Central Point Software

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Central Point Software, Inc. (CP, CPS, Central Point) was a leading software utilities maker for the PC market, supplying utilities software for the DOS and Microsoft Windows markets. It also made Apple II copy programs. Through a series of mergers, the company was ultimately acquired by Symantec in 1994.

History[edit]

CPS was founded by Michael Burmeister-Brown (Mike Brown)[1] in 1980 in Central Point, Oregon, for which the company was named. Building on the success of its Copy II PC backup utility, it moved to Beaverton, Oregon. In 1993 CPS acquired the XTree Company.[2] It was itself acquired by Symantec in 1994, for around $60 million.[3]

Products[edit]

The company's most important early product was a series of utilities which allowed exact duplicates to be made of copy-protected diskettes. The first version, Copy II Plus v1.0 (for the Apple II), was released in June 1981.[4] With the success of the IBM PC and compatibles, a version for that platform - Copy II PC (copy2pc) - was released in 1983.[5]

CPS also offered a hardware add-in expansion card, the Copy II PC Deluxe Board, which was bundled with its own software. The Copy II PC Deluxe Board was able to read, write and copy disks from Apple II and Macintosh computer systems as well. COPY II PC's main competitor was Quaid Software's CopyWrite, which did not have a hardware component.

CPS also released Option Board hardware with TransCopy software for duplicating copy-protected floppy diskettes.[6]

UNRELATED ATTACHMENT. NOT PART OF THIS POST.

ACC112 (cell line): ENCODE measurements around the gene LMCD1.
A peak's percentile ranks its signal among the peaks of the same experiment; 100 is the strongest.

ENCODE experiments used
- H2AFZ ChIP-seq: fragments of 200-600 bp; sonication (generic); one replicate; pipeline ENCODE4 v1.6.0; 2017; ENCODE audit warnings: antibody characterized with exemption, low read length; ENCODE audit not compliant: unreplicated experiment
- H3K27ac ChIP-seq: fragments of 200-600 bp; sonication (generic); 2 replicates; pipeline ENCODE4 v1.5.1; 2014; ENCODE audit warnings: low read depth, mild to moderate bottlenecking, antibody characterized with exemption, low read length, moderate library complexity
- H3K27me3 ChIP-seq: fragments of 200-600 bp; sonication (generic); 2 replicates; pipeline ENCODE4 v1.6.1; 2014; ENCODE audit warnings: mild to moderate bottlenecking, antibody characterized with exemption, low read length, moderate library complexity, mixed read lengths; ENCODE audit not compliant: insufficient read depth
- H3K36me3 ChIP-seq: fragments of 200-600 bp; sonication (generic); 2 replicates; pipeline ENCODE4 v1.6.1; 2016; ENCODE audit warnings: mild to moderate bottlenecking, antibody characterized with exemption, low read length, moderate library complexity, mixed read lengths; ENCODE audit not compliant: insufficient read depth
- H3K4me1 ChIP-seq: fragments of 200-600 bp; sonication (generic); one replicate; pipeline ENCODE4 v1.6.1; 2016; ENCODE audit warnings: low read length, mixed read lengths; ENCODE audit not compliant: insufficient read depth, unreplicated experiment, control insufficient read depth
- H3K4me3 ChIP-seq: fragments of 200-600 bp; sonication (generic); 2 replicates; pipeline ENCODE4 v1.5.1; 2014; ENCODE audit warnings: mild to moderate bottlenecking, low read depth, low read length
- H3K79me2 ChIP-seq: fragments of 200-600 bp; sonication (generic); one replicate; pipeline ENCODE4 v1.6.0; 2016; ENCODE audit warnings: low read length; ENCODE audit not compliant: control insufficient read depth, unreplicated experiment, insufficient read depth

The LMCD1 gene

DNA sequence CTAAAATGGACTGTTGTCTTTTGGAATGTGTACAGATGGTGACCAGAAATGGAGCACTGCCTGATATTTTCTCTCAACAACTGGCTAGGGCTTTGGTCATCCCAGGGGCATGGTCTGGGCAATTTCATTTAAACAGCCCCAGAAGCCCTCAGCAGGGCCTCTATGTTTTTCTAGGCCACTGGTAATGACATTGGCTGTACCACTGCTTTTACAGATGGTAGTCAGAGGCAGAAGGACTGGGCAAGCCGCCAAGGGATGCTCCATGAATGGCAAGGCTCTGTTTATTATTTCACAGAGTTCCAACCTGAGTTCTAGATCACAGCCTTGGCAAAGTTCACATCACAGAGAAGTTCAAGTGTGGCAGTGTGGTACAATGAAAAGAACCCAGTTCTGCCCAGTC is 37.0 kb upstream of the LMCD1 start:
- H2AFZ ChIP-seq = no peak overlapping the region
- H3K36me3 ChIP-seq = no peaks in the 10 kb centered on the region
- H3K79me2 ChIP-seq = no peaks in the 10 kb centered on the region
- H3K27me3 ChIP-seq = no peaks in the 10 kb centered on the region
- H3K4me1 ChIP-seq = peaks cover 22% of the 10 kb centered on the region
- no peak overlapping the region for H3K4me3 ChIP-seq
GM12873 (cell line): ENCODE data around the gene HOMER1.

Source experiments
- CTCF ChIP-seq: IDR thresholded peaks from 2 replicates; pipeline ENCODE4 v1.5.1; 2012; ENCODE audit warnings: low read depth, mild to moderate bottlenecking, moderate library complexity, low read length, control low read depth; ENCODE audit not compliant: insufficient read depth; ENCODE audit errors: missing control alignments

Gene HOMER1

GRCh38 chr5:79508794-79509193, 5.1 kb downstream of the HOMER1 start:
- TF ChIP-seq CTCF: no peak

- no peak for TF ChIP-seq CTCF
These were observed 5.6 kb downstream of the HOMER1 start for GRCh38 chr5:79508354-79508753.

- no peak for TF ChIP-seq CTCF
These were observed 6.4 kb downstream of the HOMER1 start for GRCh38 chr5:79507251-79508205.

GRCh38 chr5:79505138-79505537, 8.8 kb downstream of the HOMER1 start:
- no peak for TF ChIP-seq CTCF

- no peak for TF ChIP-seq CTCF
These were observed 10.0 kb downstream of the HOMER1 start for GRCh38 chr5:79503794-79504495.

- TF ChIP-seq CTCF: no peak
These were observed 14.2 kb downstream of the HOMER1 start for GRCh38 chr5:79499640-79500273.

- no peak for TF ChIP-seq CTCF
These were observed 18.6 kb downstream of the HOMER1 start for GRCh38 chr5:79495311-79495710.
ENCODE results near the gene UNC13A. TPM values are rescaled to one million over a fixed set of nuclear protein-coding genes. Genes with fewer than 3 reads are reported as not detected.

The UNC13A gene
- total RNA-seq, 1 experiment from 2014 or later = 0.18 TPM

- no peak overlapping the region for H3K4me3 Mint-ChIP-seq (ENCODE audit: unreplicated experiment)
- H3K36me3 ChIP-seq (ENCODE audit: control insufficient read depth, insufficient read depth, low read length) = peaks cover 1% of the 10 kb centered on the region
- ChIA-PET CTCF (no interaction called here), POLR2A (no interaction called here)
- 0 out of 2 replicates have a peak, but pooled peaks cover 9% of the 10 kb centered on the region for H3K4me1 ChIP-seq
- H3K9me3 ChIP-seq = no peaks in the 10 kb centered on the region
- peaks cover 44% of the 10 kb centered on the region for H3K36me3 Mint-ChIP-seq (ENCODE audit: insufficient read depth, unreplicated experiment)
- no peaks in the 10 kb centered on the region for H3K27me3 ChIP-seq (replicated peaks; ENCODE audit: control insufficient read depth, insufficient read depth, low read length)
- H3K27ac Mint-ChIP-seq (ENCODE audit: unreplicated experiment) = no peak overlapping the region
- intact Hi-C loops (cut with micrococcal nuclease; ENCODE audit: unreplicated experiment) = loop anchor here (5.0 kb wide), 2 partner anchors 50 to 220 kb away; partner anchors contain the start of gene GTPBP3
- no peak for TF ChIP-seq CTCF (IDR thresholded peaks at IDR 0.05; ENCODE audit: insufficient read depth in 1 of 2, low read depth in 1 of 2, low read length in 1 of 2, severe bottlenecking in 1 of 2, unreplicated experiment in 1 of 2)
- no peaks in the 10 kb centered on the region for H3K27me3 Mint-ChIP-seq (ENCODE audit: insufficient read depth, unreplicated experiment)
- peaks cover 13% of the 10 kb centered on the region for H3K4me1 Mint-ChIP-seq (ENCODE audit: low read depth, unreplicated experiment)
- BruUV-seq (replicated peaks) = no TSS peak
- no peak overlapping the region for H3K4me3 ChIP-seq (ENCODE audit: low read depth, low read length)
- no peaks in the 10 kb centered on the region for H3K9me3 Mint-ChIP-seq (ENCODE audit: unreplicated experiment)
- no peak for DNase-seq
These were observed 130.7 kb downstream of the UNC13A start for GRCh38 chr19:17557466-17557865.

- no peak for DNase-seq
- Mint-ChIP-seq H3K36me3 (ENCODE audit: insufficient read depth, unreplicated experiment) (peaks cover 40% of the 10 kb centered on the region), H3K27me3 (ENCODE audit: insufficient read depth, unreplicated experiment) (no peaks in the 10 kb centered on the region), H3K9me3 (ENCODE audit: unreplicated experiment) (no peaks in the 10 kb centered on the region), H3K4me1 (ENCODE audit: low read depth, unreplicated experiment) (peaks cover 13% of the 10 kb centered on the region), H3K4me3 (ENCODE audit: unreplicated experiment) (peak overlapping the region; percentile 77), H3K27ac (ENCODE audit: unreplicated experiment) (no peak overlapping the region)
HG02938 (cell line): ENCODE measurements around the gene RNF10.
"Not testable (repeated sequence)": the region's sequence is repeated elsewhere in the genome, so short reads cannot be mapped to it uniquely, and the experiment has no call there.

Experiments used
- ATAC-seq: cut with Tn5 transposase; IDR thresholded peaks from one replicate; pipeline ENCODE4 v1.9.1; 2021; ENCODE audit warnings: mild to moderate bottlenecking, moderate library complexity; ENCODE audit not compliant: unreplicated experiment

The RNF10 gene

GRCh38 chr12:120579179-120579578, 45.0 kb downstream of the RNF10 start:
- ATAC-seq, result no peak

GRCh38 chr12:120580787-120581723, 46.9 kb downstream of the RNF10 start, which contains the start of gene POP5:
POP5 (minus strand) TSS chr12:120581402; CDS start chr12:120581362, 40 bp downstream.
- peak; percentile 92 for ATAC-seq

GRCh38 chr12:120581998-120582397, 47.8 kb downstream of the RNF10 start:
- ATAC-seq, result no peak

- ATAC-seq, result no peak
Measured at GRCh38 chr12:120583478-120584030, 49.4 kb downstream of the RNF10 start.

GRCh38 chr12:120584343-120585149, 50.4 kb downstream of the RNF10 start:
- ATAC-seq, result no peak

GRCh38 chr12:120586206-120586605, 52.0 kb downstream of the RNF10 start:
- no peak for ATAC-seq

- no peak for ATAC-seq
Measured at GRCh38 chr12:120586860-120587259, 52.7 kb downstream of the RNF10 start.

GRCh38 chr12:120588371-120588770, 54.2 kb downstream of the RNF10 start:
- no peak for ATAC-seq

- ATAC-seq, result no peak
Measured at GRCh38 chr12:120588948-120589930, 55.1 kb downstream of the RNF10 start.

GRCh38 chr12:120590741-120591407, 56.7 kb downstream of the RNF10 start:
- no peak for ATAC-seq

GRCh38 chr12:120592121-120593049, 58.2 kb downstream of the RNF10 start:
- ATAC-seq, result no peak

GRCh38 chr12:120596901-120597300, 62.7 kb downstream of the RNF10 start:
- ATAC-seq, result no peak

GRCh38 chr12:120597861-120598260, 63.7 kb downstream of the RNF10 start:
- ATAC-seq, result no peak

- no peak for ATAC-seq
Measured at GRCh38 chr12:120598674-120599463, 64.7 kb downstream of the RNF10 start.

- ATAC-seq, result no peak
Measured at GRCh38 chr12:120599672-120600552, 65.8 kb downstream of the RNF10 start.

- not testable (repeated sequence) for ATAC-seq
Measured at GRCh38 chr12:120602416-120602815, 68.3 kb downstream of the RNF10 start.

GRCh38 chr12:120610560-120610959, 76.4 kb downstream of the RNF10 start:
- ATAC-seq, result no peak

In 1985 CPS released PC Tools, an integrated graphical DOS shell and utilities package. PC Tools was an instant success and became Central Point's flagship product, and positioned the company as the major competitor to Peter Norton Computing and its Norton Utilities and Norton Commander. CPS later manufactured a Macintosh version called Mac Tools. CPS licensed the Mirror, Undelete, and Unformat components of PC Tools to Microsoft for inclusion in MS-DOS versions 5.x and 6.x as external DOS utilities. CPS File Manager was ahead of its time, with features such as view ZIP archives as directories and a file/picture viewer.

CPS's other major product was Central Point Anti-Virus (CPAV), whose main competitor was Norton Antivirus. CPAV was a licensed version of Carmel Software's Turbo Anti-Virus; CPS, in turn, licensed CPAV to Microsoft to create Microsoft Antivirus for DOS (MSAV) and Windows (MWAV).

Central Point also sold the Apple II clone Laser 128 by mail.[7]

List of CPS products[edit]

  • PC Tools
  • PC Tools for Windows
  • Central Point Anti-Virus
  • Central Point Anti-Virus for NetWare
  • Central Point Backup
  • Central Point Desktop
  • Central Point Commute
  • Copy II+
  • Copy II PC
  • Copy II ST (for Atari ST/TT series computers)
  • Mac Tools (Central Point Software)
  • More PC Tools
  • LANlord
  • Deluxe Option Board
  • Central Point DIOCANE (Direct Input/Output debugging tool)

See also[edit]

References[edit]

  1. ^ "Anatomy of a Price Increase". Soft-Letter. August 20, 1990. [dead link]
  2. ^ "Pipeline: Acquisitions- Central Point finishes merger with XTree", InfoWorld, November 15, 1993: 19 
  3. ^ "Symantec to Buy Central Point Software in Stock Deal". New York Times. April 5, 1994. 
  4. ^ "The Freeman PC Museum: PC Timeline". 
  5. ^ "The Central Point Option Board". 
  6. ^ Option Board archive questions and answers.
  7. ^ Field, Cynthia E. (1986-05-05). "Laser 128 Adds Bonuses to IIc". InfoWorld. p. 51. Retrieved 1 November 2013.